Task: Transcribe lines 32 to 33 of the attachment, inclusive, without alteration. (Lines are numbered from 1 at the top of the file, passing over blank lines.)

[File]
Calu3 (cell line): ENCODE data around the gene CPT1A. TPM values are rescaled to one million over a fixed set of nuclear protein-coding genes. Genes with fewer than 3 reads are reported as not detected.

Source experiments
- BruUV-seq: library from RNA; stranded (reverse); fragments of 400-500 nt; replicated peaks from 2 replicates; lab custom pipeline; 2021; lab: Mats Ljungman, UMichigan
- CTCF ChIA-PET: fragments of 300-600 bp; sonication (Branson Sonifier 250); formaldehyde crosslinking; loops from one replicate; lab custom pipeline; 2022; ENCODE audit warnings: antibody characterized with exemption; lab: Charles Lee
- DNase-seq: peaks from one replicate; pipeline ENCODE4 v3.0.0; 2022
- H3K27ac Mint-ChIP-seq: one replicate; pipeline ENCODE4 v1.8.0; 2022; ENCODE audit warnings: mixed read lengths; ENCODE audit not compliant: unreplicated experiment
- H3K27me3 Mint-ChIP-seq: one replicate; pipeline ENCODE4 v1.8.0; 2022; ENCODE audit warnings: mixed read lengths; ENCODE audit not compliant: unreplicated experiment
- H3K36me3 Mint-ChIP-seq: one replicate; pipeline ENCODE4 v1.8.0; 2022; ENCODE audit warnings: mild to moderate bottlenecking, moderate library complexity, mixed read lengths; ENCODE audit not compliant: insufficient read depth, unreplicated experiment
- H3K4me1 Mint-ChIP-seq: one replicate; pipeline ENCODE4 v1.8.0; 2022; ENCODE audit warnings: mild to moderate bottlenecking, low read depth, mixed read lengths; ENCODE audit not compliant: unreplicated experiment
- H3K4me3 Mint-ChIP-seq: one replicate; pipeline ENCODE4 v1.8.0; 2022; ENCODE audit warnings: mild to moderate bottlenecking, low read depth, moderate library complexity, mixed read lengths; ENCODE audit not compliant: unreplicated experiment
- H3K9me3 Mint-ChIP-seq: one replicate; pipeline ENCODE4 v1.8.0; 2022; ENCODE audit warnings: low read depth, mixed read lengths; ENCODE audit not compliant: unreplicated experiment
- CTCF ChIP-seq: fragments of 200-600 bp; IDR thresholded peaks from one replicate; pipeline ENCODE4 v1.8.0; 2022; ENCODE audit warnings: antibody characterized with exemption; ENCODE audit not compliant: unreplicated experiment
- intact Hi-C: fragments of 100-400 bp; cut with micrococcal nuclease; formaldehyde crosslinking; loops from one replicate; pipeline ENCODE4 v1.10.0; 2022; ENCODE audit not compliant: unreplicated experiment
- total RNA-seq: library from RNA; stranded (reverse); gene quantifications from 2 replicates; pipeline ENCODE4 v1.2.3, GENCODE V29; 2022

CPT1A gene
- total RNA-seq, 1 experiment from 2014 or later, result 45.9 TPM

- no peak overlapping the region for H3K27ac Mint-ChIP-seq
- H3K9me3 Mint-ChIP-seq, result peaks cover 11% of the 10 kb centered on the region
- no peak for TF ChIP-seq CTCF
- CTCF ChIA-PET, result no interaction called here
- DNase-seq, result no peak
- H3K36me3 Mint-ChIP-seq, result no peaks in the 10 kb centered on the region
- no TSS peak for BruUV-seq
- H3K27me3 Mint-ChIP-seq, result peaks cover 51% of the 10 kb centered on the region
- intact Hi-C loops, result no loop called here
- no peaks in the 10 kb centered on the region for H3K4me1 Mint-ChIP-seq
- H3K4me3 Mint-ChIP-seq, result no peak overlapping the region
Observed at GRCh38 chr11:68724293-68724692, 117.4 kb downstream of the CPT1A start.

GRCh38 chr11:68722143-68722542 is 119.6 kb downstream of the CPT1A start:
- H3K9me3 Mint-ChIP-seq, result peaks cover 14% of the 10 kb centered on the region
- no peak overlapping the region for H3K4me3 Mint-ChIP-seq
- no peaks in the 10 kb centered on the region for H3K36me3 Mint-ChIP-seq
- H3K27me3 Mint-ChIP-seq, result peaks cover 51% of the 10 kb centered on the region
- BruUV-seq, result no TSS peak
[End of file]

- no peaks in the 10 kb centered on the region for H3K36me3 Mint-ChIP-seq
- H3K27me3 Mint-ChIP-seq, result peaks cover 51% of the 10 kb centered on the region